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Republican VP choice should contrast Palin

Posted: January 3, 2012 11:44 a.m.
Updated: January 4, 2012 5:00 a.m.

When John McCain wrapped up the Republican nomination four years ago, one person was reportedly at the top of his vice presidential list -- Sen. Joe Liebermann.

Instead of going with his gut, he went with the advice of his inner circle and picked Sarah Palin, the then unknown governor of Alaska.

The selection of Palin raised eyebrows after she performed so poorly in national interviews, but McCain’s advisers certainly accomplished their goal of throwing a curve ball into the election.

Fast forward to the 2012 election and the eventual nominee of the Republican Party may face the same dilemma. Should he or she pick a known commodity or a relatively unfamiliar name that can draw attention to the GOP candidate?

New Hampshire Sen. Kelly Ayotte has already been mentioned by presidential candidate Mitt Romney as a potential choice. Her selection would likely provide an interesting contrast with Palin, while also creating somewhat of a buzz.

Ayotte, a first-term senator from the Granite State, may be a potential running mate for the Republican Party, but the party’s nominee should make sure that he or she doesn’t repeat the mistakes from 2008. Ayotte would undoubtedly draw comparisons with Palin if picked as the VP.

When President Obama passed over Hillary Clinton for the role in 2008, the Republicans saw an opening to place a woman on the ticket and attempted to pick off some of Clinton’s supporters after she lost the nomination.

But as more came out about Palin, voters learned that the vetting process by the GOP was fairly incomplete. Reports also indicated that McCain hardly knew the Alaskan governor and voters later found out she had virtually zero foreign policy experience. 

As a freshman senator, Ayotte doesn’t have much experience either, but her résumé draws a particular contrast with Palin, especially when it comes to holding pertinent political offices.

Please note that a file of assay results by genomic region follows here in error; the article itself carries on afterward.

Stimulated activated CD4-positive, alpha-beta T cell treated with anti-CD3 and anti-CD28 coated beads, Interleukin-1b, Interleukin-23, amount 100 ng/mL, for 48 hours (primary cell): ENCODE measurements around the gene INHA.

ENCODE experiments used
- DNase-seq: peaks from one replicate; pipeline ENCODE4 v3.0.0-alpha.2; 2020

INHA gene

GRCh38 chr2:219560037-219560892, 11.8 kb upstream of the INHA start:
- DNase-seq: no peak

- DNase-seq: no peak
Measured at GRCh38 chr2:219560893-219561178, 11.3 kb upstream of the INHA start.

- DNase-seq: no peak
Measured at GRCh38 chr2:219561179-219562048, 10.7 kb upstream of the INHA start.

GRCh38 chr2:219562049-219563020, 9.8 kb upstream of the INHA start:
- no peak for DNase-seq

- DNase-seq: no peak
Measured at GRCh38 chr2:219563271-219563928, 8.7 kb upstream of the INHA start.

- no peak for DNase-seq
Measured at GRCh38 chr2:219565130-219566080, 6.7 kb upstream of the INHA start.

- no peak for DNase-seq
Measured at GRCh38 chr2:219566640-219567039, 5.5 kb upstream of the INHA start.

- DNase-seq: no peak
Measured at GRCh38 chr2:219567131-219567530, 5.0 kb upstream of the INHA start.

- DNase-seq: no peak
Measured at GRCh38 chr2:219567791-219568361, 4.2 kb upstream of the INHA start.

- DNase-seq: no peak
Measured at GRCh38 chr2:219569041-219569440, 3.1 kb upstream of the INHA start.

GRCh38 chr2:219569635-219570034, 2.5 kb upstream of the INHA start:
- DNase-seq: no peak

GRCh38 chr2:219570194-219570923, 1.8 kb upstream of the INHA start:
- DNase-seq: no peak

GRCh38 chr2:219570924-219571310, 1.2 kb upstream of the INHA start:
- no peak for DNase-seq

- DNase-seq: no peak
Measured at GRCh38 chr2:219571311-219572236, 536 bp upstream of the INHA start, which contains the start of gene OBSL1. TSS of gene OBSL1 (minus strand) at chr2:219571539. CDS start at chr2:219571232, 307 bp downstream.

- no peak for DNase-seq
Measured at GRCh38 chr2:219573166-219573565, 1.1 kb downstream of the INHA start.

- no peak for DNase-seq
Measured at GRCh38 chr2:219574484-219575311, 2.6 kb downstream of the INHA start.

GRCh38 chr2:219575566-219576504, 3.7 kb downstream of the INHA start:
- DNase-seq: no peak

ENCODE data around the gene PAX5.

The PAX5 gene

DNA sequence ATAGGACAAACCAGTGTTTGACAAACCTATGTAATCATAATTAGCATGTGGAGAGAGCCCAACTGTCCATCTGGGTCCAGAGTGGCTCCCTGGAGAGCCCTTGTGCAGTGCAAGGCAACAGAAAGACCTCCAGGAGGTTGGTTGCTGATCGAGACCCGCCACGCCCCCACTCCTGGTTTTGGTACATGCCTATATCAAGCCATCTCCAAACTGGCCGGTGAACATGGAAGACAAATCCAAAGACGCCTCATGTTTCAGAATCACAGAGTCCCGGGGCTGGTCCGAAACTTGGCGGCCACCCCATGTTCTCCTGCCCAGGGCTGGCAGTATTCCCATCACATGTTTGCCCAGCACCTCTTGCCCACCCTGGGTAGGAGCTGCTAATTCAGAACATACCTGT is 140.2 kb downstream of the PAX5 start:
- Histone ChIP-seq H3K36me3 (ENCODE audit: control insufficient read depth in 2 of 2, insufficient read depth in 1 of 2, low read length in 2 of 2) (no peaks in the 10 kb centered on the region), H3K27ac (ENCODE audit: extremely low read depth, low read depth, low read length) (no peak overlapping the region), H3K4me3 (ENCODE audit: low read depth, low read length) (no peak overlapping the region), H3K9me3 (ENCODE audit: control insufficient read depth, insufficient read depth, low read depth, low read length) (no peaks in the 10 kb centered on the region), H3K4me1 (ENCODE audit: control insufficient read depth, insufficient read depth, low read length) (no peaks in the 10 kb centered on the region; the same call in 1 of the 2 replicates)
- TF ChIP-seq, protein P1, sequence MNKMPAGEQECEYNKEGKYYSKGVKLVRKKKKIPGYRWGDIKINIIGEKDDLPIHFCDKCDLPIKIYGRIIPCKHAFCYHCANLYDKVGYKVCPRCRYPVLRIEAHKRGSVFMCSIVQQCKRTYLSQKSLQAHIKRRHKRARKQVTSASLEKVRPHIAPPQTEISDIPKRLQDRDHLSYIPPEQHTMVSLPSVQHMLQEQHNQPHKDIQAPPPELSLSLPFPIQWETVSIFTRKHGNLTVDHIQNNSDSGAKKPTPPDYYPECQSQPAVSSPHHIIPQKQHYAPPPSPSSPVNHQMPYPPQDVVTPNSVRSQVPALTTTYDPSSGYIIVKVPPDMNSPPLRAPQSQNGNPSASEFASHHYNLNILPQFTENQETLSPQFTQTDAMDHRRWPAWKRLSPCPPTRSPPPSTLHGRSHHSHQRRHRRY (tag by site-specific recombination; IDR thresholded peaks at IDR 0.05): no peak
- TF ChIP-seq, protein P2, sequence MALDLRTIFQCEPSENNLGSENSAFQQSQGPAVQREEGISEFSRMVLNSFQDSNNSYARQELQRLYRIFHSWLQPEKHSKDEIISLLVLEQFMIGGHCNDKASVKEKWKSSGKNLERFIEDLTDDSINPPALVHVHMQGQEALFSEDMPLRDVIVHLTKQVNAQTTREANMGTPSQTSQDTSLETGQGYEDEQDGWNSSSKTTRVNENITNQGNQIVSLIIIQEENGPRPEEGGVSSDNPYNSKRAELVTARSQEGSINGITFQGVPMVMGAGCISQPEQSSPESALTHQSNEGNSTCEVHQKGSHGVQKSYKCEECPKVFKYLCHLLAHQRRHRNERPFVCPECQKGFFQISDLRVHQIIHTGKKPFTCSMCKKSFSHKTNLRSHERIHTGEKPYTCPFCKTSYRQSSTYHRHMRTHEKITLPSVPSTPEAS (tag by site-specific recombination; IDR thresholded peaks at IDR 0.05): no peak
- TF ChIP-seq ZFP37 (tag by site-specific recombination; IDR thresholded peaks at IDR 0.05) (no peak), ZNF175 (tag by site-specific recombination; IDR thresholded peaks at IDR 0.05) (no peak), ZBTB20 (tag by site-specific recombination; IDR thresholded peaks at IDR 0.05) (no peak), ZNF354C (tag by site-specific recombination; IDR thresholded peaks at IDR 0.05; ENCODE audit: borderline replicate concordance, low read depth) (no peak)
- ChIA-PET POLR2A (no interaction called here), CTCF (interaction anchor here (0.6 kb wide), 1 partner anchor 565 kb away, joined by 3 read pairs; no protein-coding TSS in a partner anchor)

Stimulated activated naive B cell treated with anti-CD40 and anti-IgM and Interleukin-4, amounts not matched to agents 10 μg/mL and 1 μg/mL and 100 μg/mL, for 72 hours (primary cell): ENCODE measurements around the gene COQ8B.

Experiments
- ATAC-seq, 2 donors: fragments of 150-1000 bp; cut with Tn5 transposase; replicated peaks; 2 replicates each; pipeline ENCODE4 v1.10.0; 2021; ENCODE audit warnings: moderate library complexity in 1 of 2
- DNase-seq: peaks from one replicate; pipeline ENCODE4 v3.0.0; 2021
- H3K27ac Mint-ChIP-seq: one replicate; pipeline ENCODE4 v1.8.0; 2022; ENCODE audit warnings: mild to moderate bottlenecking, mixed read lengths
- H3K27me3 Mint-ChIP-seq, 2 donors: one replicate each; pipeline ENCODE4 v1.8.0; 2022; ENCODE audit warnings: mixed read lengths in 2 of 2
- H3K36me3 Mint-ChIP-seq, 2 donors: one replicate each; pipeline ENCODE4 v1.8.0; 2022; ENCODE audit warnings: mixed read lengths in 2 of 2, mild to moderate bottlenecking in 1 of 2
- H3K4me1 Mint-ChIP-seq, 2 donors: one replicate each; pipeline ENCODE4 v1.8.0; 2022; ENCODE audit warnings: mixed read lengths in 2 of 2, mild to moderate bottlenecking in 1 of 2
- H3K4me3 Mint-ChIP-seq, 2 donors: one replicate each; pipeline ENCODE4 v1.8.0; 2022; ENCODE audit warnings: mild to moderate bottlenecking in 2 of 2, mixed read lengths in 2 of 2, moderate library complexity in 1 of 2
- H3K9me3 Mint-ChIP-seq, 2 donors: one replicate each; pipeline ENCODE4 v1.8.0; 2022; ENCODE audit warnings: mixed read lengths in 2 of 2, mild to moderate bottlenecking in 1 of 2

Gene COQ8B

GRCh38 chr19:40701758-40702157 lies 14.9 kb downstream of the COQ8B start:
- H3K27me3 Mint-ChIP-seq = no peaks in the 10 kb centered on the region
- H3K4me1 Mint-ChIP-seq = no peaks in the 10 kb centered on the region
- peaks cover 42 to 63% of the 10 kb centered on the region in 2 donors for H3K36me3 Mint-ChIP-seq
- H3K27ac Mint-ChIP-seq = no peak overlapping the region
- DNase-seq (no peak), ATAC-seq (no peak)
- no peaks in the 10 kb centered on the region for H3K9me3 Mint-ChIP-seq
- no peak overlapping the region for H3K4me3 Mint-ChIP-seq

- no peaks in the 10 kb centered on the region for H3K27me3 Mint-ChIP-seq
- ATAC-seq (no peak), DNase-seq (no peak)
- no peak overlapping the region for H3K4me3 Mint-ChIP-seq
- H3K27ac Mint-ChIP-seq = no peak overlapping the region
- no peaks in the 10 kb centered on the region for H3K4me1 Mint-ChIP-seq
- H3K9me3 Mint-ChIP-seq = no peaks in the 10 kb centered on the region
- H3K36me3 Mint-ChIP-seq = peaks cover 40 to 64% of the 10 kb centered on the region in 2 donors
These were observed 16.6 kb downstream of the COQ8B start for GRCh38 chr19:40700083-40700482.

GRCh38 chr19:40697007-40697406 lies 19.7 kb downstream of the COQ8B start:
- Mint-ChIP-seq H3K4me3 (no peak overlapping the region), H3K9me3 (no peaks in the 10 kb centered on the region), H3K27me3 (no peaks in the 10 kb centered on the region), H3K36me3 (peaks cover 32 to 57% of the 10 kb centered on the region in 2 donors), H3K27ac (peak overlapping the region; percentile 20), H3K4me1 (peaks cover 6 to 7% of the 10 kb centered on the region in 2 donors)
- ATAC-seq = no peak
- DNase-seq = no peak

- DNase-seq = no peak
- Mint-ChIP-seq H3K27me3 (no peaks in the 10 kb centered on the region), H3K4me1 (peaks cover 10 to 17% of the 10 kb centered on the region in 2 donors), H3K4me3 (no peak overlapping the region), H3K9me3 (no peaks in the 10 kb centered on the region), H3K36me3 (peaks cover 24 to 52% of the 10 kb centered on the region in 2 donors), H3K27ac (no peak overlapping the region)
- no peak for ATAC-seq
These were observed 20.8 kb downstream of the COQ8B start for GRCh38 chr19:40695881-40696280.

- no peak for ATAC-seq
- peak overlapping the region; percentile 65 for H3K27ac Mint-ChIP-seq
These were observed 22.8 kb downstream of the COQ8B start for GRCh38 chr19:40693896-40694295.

Palin, 47, and Ayotte, 43, took different paths early in their careers and in their respective states. After Ayotte received a degree in political science from Penn State and a law degree from Villanova, she worked as a lawyer and deputy attorney general before being appointed as the state’s first female attorney general in 2004.

Palin attended the University of Hawaii, Hawaii Pacific University, North Idaho College, Matanuska-Susitna College and the University of Idaho where she ultimately received a degree in communications.

After working as a local sportscaster, she went on to be a city councilman and a mayor before being elected governor of Alaska in 2006.

Romney, in particular, could energize his overall campaign by selecting a vice presidential nominee who is not the typical middle-aged white guy.

But depending on some perspectives, the senator from the Granite State may not provide that much sizzle, especially to the Romney campaign in the southern states.

Both come from New England, which never is a promising sign, especially for a candidate hoping to gain votes in the South. Also, Ayotte is only a freshman senator, meaning her experience is minimal.

In light of the Palin selection, the eventual Republican nominee will certainly face extra scrutiny when it comes time to pick a VP.

But the ultimate choice could help to not only contrast with Obama and his VP Joe Biden, but also any perceived blunders of the party’s last pick.

The nominee will have to decide, however, if he or she want the same old bland, comfortable decision for the VP slot or someone who will spice up the process.

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